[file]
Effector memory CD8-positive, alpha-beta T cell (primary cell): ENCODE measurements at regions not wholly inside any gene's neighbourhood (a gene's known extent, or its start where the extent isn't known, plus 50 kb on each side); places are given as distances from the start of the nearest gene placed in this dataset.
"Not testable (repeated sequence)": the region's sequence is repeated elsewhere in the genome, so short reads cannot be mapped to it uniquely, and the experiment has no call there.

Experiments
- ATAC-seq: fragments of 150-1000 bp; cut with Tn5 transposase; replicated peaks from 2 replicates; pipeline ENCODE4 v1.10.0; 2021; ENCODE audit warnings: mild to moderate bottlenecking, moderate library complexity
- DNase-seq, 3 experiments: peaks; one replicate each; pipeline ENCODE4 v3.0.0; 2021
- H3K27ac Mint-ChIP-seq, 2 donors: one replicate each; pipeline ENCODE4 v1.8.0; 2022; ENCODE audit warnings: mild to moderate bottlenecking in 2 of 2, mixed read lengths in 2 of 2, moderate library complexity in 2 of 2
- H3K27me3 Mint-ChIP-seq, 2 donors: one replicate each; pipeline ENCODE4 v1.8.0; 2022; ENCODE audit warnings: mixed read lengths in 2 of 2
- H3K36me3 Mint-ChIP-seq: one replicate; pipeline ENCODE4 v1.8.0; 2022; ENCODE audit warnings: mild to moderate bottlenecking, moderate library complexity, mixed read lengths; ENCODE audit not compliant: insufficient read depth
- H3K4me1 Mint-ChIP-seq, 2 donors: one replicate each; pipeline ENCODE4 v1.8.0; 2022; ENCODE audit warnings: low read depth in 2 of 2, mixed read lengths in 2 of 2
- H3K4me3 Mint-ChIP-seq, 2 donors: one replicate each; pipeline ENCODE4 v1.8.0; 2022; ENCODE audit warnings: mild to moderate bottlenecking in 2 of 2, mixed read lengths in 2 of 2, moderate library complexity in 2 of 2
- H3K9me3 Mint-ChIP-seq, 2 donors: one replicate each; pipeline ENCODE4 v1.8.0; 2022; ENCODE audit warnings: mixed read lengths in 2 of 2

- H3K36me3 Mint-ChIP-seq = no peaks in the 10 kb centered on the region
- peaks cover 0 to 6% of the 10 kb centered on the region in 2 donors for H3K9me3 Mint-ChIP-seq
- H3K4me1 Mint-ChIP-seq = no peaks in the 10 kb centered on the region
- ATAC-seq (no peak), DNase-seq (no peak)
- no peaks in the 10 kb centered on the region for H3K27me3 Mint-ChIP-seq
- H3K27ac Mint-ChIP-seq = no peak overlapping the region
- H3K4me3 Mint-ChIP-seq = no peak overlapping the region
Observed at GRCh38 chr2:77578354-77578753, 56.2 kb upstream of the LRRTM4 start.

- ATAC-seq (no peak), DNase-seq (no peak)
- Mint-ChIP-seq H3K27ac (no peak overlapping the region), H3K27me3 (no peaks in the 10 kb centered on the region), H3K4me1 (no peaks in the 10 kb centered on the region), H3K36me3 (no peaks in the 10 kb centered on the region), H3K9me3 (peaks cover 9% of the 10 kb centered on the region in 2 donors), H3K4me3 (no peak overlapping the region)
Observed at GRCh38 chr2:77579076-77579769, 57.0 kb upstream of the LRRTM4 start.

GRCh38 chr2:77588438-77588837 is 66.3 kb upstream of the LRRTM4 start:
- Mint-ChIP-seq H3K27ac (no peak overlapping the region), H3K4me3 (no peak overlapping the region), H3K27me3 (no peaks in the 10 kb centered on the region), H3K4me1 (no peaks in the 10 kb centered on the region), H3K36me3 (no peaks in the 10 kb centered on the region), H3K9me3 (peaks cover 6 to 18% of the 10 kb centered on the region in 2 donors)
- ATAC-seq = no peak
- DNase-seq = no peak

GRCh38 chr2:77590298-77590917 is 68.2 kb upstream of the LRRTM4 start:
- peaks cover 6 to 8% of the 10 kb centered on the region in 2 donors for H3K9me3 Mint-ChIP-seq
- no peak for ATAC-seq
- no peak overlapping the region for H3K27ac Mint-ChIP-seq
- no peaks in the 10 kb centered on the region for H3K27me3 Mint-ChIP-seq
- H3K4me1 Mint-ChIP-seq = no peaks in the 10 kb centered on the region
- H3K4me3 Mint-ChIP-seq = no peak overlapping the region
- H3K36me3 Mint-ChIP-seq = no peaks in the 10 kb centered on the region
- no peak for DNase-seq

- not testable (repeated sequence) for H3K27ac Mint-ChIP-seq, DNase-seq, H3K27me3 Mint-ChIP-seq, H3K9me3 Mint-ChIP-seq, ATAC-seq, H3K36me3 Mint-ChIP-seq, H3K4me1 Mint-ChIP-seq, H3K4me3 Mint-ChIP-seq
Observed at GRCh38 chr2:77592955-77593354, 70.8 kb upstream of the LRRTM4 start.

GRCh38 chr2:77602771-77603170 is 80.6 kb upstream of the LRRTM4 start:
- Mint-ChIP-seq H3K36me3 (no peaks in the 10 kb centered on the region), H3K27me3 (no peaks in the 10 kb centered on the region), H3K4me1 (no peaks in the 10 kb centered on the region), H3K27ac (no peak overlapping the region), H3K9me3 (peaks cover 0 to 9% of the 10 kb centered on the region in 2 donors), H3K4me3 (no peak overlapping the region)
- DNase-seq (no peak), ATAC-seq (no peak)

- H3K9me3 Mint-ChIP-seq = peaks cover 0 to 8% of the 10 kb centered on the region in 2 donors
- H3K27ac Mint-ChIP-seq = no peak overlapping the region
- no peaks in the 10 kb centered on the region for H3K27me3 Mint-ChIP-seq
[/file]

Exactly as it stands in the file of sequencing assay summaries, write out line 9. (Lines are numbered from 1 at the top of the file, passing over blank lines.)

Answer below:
- H3K4me1 Mint-ChIP-seq, 2 donors: one replicate each; pipeline ENCODE4 v1.8.0; 2022; ENCODE audit warnings: low read depth in 2 of 2, mixed read lengths in 2 of 2